Whistling Women


Nevertheless, it was not until 1906, almost twenty years later, that phonograph people on this side of the Atlantic got around to recording her. Perhaps the Whistling Prima Donna had been too proud or too expensive: in the early days of the phonograph a performer was often paid a dollar a round to make wax cylinders. A “round” called for a two-minute performance facing into a battery of horns while from five to fifteen cylinders were being cut. To fill an order for a hundred cylinders the performance had to be repeated up to ten times, noisily, in a cramped studio. It was not unusual to go forty times for a best seller, thereby earning forty dollars for the artist, with no royalties. Very few successful artists would subject themselves to this. Later the phonograph industry learned to make master records from which many copies could be molded or pressed, and the pay increased somewhat.

It was on one of these masters—a molded Celluloid cylinder—that Mrs. Shaw finally whistled for a larger audience. The Edison Phonograph Monthly for December 1906 announced to Edison dealers that one of the “New Edison Gold Moulded Records” to be released the following January would be “Spring-Tide Revels … a whistling trio novelty.”

Mrs. Shaw, remember, had four daughters to support. During her triumphant English tour she constantly wore pinned over that healthy bosom a brooch that opened to reveal the angelic portraits of her two youngest, the twins. “I never call my children by name,” she had told an interviewer in London, “but I have a distinct whistle for each of them which they know perfectly. Strangely enough all four of them have my gift and whistle beautifully.” By 1906 the twins had joined their mother in a whistling trio characterized by the Edison Phonograph Monthly as “perhaps the best known artists in their line now on the vaudeville and lyceum stage.

Agnes Woodward took up the serious study of whistling and eventually perfected a unique system for teaching called the Bird Method, which is still in use today.

“There is scarcely a theater-goer in the entire country who has not heard them one or more times. Therefore, a Record giving a reproduction of their remarkable talent will undoubtedly find a large sale.”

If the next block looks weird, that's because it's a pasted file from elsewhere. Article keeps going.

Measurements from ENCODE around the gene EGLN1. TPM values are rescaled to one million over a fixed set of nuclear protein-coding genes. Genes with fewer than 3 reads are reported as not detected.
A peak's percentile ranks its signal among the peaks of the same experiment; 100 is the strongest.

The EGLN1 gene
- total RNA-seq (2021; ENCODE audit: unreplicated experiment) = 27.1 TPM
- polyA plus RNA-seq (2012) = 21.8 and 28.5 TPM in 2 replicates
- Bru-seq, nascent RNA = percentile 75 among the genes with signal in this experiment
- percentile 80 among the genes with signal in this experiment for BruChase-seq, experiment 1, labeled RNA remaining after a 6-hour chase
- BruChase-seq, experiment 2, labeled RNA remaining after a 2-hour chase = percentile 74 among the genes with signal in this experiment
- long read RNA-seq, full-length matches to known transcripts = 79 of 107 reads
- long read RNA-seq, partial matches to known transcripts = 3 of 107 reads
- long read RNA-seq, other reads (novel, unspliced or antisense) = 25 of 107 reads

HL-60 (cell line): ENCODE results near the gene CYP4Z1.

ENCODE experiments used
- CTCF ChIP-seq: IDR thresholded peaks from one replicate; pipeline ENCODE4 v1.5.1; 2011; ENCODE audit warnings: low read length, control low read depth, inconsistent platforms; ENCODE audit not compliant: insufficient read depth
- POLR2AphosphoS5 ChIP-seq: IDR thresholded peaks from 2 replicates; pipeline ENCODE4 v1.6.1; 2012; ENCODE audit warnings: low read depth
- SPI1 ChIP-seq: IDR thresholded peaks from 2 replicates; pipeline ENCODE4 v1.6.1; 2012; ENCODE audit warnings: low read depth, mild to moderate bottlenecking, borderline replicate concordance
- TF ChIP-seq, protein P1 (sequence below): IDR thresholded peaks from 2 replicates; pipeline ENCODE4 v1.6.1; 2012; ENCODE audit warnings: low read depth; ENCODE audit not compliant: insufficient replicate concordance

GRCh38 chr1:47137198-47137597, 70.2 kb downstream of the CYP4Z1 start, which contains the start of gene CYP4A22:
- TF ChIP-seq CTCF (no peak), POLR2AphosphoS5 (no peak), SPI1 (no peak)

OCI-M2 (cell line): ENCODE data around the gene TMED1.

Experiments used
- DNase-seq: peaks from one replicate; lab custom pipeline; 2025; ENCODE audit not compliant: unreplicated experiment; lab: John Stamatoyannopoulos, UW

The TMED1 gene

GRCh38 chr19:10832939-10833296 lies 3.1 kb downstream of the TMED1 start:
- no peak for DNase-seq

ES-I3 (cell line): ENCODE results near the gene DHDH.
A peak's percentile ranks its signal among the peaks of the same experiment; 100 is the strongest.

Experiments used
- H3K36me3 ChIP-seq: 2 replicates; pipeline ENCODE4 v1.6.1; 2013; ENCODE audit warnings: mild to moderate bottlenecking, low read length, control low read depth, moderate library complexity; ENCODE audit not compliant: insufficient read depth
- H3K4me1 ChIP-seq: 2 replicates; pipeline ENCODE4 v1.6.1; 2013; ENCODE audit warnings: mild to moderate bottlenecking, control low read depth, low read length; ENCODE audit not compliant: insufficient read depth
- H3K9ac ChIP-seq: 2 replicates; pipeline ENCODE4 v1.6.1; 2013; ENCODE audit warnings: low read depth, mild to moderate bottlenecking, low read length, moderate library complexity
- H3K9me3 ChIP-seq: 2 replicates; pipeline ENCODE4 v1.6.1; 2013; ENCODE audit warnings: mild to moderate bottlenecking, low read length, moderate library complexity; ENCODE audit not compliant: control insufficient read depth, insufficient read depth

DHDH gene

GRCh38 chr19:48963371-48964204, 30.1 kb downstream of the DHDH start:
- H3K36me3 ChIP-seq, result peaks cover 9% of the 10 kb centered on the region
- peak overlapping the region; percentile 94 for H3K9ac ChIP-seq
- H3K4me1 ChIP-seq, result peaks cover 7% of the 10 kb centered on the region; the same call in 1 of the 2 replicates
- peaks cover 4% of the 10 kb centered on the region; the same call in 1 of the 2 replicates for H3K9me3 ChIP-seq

No doubt it did, for the Victor Talking Machine Company suddenly took an interest in Mrs. Shaw. We find her visiting their New York recording studio on May 29, 1907, five months after the release of the Edison cylinder. On that day she recorded three solo numbers, accompanied by the Victor Orchestra. The first and most important was “In Venice” by Rubens, which Victor released three months later as a single-sided disc. When Victor began to make double-faced records a year later, Alice Shaw’s “In Venice” was among the first releases. Ten years later, in 1917, “In Venice” was still selling.

In that particular 1917 catalog, Mrs. Shaw’s solo was listed among eighteen “Whistling Records” then available. These were followed by twenty-two “Records with Whistling Effects.” Elsewhere in the catalog appeared twenty-four “Records with Bird Effects.” It was the golden age of whistling. Anyone who had an Edison, a mahogany Victrola, or a Columbia Graphanola in the parlor invariably owned several whistling records among the cylinders or discs stored in the cabinet beneath. By contrast the 1936 Victor catalog lists only three “Whistling Records,” no “Records with Whistling Effects” and a mere eight with “Bird Effects”: the taste for fancy whistling had waned with the passing of vaudeville.

Those who bought Mrs. Shaw’s one successful Victor record as late as 1917 must have remembered the thrill of hearing her swell the air with her music; they may have been chiefly motivated by a desire to pay homage. For while it is true that “In Venice” affords an opportunity for Mrs. Shaw’s particular type of bravura performance—lots of trills, staccatos, and quick turns—and though she stays right on the note and her timing is excellent, there is no fire, no feeling. It is tempting to blame her lackluster performance on the limitations of acoustical recording, but the bitter truth is that on the flip side of the record Joe Belmont’s warblings in “The Bird and the Brook” played by the Victor Orchestra “with whistling effects” are sprightly, liquid, moving. It was simply that the phonograph people got around to Mrs. Shaw too late.

Even if the Victor record caught only a hint of her glory, those who heard her whistle in her prime never forgot. As late as 1931 “F.P.A.,” the New York Herald Tribune columnist, recalled having heard “the greatest of professional whistlers, Alice Shaw, who used to be on the big time in vaudeville.”

She even rated a scholarly reference in The Oxford Companion of Music: “The technique of whistling has sometimes been developed to the point of virtuosity. In the late nineteenth century the American Mrs. Alice Shaw was a famous whistler, known as ‘La Belle Siffleuse.’” Indeed, Mrs. Shaw is the only artist named in a somewhat lengthy treatment of “whistling” in that well-known reference book.